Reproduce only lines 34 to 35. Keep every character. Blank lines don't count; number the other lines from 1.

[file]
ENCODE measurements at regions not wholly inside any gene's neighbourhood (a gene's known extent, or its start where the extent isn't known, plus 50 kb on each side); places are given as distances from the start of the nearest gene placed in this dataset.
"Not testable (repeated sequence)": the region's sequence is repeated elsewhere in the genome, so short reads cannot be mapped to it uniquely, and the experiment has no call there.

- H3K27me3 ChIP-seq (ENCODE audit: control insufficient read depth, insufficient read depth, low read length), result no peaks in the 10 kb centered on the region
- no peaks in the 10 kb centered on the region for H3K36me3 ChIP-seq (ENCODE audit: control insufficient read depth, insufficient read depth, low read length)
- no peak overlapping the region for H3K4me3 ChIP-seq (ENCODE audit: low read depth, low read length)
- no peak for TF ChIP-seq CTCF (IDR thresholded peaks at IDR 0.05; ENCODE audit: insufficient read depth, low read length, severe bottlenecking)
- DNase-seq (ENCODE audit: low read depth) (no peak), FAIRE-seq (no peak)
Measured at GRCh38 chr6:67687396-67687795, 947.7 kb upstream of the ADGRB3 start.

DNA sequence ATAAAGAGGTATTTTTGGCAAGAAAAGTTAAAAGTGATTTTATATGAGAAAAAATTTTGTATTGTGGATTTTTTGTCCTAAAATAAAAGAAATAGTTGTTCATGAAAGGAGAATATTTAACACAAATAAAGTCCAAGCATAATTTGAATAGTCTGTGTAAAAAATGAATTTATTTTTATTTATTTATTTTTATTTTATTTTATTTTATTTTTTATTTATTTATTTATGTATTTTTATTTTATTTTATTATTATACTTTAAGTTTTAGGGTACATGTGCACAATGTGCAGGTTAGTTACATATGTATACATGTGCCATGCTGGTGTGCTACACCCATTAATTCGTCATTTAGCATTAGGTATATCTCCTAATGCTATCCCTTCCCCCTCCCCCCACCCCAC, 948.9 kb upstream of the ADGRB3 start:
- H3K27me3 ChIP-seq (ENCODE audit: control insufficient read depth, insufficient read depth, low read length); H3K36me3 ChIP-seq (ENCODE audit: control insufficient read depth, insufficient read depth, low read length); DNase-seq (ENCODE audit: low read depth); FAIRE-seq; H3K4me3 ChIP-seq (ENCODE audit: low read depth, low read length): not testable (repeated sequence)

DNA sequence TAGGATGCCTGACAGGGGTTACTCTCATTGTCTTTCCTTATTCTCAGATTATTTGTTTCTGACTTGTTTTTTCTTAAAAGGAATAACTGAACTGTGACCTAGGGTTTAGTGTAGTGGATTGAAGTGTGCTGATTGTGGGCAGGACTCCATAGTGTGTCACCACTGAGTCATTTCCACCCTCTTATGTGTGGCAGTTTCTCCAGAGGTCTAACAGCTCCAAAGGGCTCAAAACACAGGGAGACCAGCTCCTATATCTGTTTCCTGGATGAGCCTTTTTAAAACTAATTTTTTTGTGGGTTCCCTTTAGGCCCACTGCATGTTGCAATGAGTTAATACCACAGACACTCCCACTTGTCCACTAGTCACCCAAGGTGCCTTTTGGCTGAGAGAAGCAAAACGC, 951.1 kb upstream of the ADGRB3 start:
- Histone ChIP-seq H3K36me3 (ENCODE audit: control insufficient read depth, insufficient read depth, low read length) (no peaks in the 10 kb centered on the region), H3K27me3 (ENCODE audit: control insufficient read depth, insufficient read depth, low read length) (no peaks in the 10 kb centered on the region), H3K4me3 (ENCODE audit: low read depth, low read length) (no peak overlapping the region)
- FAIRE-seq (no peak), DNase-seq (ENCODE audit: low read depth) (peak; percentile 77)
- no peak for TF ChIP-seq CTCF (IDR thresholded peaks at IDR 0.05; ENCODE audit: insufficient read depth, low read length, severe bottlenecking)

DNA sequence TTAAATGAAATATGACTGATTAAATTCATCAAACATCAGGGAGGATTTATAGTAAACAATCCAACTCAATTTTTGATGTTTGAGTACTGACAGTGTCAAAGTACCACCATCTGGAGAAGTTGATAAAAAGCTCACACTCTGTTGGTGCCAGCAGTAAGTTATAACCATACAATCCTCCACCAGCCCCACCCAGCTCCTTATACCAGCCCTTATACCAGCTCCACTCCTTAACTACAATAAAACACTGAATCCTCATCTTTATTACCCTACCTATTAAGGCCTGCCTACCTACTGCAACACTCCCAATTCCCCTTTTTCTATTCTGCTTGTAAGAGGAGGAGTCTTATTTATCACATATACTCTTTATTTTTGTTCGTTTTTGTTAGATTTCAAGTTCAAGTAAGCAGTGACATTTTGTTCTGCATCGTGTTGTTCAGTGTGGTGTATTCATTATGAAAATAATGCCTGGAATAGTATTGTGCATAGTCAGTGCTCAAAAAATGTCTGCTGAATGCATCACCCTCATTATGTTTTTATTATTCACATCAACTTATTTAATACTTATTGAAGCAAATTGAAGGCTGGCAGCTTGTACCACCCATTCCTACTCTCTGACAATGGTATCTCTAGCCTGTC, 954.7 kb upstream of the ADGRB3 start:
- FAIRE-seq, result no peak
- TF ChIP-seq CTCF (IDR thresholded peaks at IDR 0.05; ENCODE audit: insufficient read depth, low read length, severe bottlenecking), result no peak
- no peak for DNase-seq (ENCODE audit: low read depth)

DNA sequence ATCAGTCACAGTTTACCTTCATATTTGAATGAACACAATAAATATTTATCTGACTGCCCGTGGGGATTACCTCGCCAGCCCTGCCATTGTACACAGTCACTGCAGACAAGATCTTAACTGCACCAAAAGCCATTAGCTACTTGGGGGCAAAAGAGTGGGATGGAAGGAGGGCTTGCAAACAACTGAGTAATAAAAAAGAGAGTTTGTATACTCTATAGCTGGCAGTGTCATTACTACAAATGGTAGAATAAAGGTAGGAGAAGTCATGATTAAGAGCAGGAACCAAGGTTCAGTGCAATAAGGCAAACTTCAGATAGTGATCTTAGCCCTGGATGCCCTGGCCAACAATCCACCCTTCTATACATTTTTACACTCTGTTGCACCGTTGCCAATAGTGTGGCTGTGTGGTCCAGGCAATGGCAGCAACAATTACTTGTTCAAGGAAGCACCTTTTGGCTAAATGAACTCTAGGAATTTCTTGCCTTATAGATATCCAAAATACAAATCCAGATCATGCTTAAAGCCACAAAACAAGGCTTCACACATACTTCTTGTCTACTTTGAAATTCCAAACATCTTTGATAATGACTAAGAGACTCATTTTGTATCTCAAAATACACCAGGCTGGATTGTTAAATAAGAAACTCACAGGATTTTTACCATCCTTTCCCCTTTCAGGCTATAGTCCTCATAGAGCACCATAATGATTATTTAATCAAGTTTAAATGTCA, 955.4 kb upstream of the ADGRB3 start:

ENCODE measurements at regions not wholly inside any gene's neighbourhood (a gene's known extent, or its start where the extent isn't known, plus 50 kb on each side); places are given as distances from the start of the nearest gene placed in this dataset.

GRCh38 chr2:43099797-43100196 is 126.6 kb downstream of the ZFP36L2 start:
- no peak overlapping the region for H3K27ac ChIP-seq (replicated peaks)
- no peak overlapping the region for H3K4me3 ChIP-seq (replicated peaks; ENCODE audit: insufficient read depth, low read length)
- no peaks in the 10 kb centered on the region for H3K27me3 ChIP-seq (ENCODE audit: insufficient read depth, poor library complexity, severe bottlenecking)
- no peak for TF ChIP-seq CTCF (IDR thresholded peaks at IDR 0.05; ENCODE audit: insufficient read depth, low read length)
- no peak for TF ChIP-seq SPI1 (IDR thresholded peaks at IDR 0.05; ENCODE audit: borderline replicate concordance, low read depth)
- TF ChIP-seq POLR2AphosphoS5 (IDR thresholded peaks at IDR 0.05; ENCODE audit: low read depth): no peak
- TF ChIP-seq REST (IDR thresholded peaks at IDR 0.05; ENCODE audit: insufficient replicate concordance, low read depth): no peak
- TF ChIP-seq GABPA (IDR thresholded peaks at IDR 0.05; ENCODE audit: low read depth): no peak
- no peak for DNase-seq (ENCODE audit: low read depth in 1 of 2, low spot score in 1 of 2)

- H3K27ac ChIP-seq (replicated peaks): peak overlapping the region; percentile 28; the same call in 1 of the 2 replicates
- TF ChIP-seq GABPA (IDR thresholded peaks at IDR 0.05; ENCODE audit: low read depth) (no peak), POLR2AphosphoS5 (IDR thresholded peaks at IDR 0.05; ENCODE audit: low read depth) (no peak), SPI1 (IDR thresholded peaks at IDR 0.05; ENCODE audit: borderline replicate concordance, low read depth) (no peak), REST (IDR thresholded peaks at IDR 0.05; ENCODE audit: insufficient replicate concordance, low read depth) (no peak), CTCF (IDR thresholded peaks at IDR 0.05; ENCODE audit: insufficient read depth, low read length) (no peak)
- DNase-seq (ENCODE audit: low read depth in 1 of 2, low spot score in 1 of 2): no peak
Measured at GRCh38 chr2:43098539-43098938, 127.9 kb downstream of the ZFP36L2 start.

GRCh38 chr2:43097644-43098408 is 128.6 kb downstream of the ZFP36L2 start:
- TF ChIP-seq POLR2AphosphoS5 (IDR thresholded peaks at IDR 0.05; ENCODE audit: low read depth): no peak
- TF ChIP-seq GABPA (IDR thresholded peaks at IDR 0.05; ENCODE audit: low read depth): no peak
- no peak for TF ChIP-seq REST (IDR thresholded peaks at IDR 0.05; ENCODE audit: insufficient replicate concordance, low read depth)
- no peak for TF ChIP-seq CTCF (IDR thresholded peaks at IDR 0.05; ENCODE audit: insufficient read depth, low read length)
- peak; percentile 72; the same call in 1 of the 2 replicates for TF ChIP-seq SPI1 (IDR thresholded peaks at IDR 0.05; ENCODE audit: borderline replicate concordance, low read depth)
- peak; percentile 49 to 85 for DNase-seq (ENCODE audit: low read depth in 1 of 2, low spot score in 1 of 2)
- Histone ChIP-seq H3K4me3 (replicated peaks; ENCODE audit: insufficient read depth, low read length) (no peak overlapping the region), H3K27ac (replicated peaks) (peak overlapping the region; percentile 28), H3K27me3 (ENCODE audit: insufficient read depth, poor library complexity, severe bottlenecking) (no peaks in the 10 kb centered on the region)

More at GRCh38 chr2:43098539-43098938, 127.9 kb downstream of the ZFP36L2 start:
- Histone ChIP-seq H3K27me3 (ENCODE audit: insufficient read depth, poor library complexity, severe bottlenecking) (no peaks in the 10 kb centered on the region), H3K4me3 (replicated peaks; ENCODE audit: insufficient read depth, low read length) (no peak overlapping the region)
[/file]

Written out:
Measured at GRCh38 chr2:43098539-43098938, 127.9 kb downstream of the ZFP36L2 start.

GRCh38 chr2:43097644-43098408 is 128.6 kb downstream of the ZFP36L2 start: